Artists SuttonBeresculler take a break from their OtB residency at the Sitting Room, Lower Queen Anne’s artsy French café. Photo by Janae Jones.
Three disheveled businessmen stranded on an island floating next to 520. A mobile trailer turned into a park with real grass. Bright red tension straps holding together a pair of empty homes on Capitol Hill. John Sutton, Ben Beres and Zac Culler are known for creating memorable installations.
The trio of provocateurs is now in the midst of a two-month residency at On the Boards that culminates in a show this month. What kind of show it will be, exactly, remains to be seen.
“This project was a chance to inhabit and respond to the space, to play with the way people navigate a theatre,” Sutton says, careful not to give away too many secrets about the project. “The audience isn’t going to sit and watch a show. It’ll be more active and social.”
Sutton and his collaborators are having a beer at the Sitting Room, a French café next door to OtB, where they’ve been working all day. “In any other space we would have built and built and built,” Beres adds. “But we didn’t want to do something scripted that we would rehearse again and again.”
This time there is no real plan and there are many unknowns. The performers and materials for To Be Determined are being sourced entirely from Craigslist. The actors will rehearse their individual bits, but they will never actually run through the entire show together before opening night. Even then, SuttonBeresCuller are encouraging them to take chances and change up their performances for each new audience.
“Last summer we curated the Henry’s permanent collection,” Sutton says. “This summer we’re curating Craigslist.”
Culler, Beres and Sutton began collaborating in 2000 when they were still students as Cornish. Now they are teachers at Cornish with an impressive resume of several dozen exhibitions, commissions and public artworks—a range of sculptural performances, stunts and more formal installations.
“This project is a fantasy,” Beres says. “After all, it’s all to be determined.” LEAH BALTUS
Sept. 15–18 » On the Boards
Luminous: The Art of Asia
Japanese kimonos, Korean pojagi (decorative wrapping cloth) and Tibetan thangkas (silk paintings with embroidery depicting Buddhist deities or mandalas) are a few of the more than 170 treasures showcased in this expansive exhibit. They’re normally safeguarded in the Seattle Asian Art Museum at Volunteer Park, a fittingly minimalist Art Deco palace of cool silver and green, built in 1933. (SAM’s permanent collection has its roots in Asian art; founder Richard Fuller and his family were avid enthusiasts of art from the Far East.)
A selection of works from this unique and prized collection recently toured Japan, where they won great praise in Tokyo and beyond. To celebrate their return to Seattle, SAM is mounting this special exhibition—and this will be the first time the museum will feature its own Asian art collection in such a major exhibition downtown.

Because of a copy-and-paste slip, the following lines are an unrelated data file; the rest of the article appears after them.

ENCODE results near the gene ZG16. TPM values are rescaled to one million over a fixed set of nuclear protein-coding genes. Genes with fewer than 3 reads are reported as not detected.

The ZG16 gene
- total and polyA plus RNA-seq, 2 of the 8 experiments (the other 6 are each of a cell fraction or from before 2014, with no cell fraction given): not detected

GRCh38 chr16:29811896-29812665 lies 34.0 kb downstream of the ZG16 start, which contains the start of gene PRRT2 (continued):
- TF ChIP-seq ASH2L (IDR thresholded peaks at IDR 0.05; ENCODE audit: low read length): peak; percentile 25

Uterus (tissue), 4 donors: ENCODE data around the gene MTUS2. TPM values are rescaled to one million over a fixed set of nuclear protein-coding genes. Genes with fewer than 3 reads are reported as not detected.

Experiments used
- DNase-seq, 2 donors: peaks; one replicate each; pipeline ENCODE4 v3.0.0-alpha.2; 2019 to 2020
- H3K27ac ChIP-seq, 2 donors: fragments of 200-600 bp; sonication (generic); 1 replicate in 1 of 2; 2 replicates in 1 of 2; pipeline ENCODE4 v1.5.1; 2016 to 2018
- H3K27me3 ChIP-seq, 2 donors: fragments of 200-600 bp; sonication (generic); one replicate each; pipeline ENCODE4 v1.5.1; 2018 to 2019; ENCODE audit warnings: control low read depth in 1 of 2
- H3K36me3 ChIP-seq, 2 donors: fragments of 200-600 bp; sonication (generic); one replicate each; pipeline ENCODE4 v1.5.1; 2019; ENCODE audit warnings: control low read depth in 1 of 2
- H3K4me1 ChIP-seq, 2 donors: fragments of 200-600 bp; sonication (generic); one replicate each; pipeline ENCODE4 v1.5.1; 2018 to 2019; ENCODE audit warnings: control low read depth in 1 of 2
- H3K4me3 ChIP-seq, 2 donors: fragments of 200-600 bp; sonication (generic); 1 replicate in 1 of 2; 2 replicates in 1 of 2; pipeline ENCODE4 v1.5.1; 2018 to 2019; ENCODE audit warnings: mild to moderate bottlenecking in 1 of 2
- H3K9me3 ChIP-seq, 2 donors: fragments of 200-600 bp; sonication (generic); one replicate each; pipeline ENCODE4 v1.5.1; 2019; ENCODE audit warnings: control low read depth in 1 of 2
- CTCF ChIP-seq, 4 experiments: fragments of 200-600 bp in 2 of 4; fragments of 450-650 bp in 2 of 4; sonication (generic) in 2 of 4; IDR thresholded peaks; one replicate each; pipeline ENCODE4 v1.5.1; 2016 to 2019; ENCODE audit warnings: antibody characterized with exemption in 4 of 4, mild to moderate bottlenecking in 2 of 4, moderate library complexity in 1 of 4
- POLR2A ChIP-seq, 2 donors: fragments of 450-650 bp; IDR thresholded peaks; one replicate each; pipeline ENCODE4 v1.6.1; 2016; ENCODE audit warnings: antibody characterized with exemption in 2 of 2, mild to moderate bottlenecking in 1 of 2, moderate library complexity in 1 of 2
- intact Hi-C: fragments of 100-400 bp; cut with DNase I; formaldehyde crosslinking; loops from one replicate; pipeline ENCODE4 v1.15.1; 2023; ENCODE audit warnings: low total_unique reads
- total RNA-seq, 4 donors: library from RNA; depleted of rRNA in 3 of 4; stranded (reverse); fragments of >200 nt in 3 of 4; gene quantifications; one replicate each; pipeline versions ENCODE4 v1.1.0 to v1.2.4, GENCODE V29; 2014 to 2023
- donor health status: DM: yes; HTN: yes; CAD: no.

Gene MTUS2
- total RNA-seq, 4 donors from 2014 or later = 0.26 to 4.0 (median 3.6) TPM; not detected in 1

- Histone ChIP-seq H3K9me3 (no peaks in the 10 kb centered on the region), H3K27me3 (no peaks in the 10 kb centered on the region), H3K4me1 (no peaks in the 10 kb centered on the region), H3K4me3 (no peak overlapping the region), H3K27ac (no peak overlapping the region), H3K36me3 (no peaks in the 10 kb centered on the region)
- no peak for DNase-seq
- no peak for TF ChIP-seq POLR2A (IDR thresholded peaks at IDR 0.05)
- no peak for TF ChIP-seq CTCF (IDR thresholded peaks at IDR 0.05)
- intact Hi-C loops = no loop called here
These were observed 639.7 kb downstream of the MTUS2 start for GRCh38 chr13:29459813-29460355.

The variety is staggering: Chinese bronzes, South Asian sculpture and painting, ceramics and photography share the space with a site-specific installation from contemporary Korean artist Do Ho Suh, whose tremendous sculpture “Some/ One,” a coat fashioned of dogtags, is an impressive fixture in SAM’s contemporary galleries. Do Ho Suh is known for questioning notions of cultural and temporal displacement in his work, to great effect.
He is creating a new piece for “Luminous” that explores the negotiations between past and present in Asian art. Old or new, these works do tend, as SAM puts it, “to resonate with a power and energy that transcends historical place and time to communicate directly with us.” RACHEL SHIMP
Oct. 13–Jan. 8 » Seattle Art Museum
Ogygia: Susanna Bluhm and Cable Griffith
September rocks: You’ve got the double-issue of Vogue, the incoming breeze and the start of Fall Arts Season (yes, it’s an all-caps occasion). First Thursday falls on the first day of this month—an auspicious beginning.
Housed in the Tashiro-Kaplan building on the axis of Pioneer Square and the International District, the SOIL cooperative is a must-stop gallery on the trail, and this month’s Islands exemplifies why. Painters Susanna Bluhm and Cable Griffith present new work on the title theme, referencing islands as places, metaphors and microcosms.
Your own associations with them may appear as you observe the colorful landscapes: a place to relax and retreat, a crippling loneliness, or as in the film Solaris, an island of memory. Some of Bluhm’s previous work, named after lyrics from the Nina Simone song “Wild is the Wind,” is spare and sentimental. Griffiths’ acrylics complement hers perfectly. His imagined topographies look like Super Mario-style magical worlds; budding flowers and tree stumps are both topped with concentric circles resembling regenerative, multicolored blood cells. There is life pulsing through this art. RACHEL SHIMP
Through Oct. 1 » SOIL Gallery